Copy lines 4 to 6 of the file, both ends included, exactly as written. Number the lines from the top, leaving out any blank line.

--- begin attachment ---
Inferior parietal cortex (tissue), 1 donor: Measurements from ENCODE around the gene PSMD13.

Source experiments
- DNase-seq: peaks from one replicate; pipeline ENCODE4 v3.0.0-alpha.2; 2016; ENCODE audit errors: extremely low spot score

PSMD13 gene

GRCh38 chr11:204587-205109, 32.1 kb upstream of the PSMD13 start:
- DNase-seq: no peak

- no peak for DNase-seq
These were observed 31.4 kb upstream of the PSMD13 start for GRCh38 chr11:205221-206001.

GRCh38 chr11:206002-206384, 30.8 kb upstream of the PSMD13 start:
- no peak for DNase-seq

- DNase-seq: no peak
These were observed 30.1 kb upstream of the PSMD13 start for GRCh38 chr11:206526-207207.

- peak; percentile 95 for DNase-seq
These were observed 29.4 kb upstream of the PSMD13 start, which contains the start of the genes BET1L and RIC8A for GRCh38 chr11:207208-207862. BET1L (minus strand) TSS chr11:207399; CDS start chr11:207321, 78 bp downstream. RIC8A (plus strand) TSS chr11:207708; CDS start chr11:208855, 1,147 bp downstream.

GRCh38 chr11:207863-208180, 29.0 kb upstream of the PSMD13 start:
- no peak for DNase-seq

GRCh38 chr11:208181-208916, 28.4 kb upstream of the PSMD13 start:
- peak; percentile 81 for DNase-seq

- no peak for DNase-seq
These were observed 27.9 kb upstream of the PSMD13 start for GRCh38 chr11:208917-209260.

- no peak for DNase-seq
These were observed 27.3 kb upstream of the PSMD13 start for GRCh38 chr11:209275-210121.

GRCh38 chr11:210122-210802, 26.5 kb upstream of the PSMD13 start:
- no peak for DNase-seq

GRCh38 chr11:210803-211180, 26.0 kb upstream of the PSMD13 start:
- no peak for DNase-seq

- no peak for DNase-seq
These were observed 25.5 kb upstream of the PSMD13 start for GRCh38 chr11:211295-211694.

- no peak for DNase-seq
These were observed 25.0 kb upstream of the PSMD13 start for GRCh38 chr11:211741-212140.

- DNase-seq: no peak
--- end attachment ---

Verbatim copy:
PSMD13 gene

GRCh38 chr11:204587-205109, 32.1 kb upstream of the PSMD13 start:
- DNase-seq: no peak